Oct 23rd 2013, 13:23 by Economist.com
“ONE country, two currencies” is one of Cuba’s more peculiar
idiosyncrasies. The Cuban peso (CUP) and the Cuban convertible peso
(CUC) are both legal tender on the island, though neither is
exchangeable in foreign markets. The CUC is pegged to the dollar and
worth 25 times as much as the CUP. But whereas most Cubans are paid in
CUP, nearly all consumer goods are priced in CUC. The system, which
highlights divisions between those with access to hard currency and
those without, has proved unpopular. On October 22nd state media
published an official announcement that it is finally going to be
scrapped. Cuba’s Council of Ministers, it said, had approved a timetable
for implementing “measures that will lead to monetary and exchange
Raúl Castro had promised to tackle the issue on taking over as President
from his brother Fidel in 2008. The unusual scheme has been in place
since the collapse of the Soviet Union. In 1993, after decades of
benefiting from generous trade arrangements with the Eastern bloc, Cuba
found itself desperately short of hard currency. With few other options,
Fidel made the momentous decision to legalise the American dollar
(possession of which had previously been punishable by prison). Dollar
stores mushroomed to capture the money flowing in from newly welcomed
tourists and Cubans living abroad. Meanwhile, all Cuban state workers
were still paid a pittance (less than $20-worth a month) in the old
Initially the dollar stores sold only “luxuries”, such as perfumes and
fancy kitchen utensils. But the Cuban government increasingly took to
pricing anything from toothbrushes to cooking oil in dollars. In 2004
the greenback was officially removed from circulation, and replaced by
the convertible peso. For Cuban shoppers this amounted to but a name change.
Other countries have managed to unify twin exchange rates in their
economies (most notably China when it devalued the yuan in 1994). But
unravelling twin currencies with such diverging values will be trickier.
That is perhaps why details of the timetable have not been made public,
as one Havana-based businessman wryly notes. The transition is in any
case likely to begin cautiously, with selected state enterprises being
allowed to trade using a variety of hypothetical exchange rates. Some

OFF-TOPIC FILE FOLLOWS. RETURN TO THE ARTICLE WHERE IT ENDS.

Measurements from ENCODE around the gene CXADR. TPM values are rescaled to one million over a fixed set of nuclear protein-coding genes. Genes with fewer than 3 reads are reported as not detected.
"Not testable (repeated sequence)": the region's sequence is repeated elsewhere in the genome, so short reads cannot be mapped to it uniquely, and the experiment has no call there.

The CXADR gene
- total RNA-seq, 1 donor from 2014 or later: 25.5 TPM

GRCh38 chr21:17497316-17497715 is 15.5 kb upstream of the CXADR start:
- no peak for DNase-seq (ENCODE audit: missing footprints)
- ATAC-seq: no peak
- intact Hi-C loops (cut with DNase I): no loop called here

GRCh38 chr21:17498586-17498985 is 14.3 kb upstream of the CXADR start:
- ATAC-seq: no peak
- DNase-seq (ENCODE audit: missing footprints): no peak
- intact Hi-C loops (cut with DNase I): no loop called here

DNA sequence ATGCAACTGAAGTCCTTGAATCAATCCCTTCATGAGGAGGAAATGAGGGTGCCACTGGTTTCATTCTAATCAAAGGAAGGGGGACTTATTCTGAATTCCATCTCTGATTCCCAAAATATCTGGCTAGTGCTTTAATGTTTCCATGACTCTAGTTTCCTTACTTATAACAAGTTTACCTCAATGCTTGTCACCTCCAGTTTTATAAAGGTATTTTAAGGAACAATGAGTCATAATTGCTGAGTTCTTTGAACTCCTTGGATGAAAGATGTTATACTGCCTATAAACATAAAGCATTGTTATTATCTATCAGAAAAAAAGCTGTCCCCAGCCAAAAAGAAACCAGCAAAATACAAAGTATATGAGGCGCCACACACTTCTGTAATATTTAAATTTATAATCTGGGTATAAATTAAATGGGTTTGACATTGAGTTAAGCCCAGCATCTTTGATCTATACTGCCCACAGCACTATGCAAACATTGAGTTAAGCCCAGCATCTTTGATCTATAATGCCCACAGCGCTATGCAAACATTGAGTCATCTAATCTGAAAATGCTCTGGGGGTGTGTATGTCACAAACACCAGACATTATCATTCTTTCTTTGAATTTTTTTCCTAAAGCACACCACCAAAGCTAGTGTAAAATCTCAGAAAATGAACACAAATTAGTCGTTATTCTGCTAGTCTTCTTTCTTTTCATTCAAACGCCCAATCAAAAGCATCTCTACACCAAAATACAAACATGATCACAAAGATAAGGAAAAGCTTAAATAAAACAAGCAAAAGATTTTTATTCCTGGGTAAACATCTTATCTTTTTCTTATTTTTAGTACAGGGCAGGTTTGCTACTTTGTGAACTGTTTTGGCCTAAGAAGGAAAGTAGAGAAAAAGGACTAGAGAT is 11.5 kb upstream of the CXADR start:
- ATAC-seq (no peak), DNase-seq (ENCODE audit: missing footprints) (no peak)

shops are also expected to start accepting payments in either CUCs or
CUPs (at the current real rate of 25 CUPs to one CUC).
The government has declared that the transition will not hurt holders of
either currency. Cubans, though, are understandably wary. Any increase
in the value of the unified peso would increase their spending power.
This could stoke inflation and lead to widespread shortages. The
concomitant fall in the value of the CUC, meanwhile, would be fiercely
resisted by those with savings in the harder currency.
Unifying the currencies would also end a bizarre anomaly in Cuban
accounting, whereby state companies pretend in their balance sheets and
domestic trading books that one CUP equals one CUC. The practice has
prevented CUP inflation. But it has made imports seem artificially cheap
and exports unprofitable. It also obfuscated inefficiencies that plague
Cuba’s predominantly state-owned businesses. Ending the charade could
have dire consequences for many firms.
Over the past twelve months rumours that unification is being seriously
considered have led to an appreciable weakening of the CUC. In Havana’s
main tourist hotels bank clerks offer to buy dollars, off book, at above
market rates. An illegal network of currency traders, which almost
disappeared when the dollar was legalised in 1994, is re-emerging.
Unpicking the bizarre system is a good idea. Cubans will be hoping that
the island’s authorities can implement it better than they have socialism.
Source: Cuba’s currency: Double trouble | The Economist –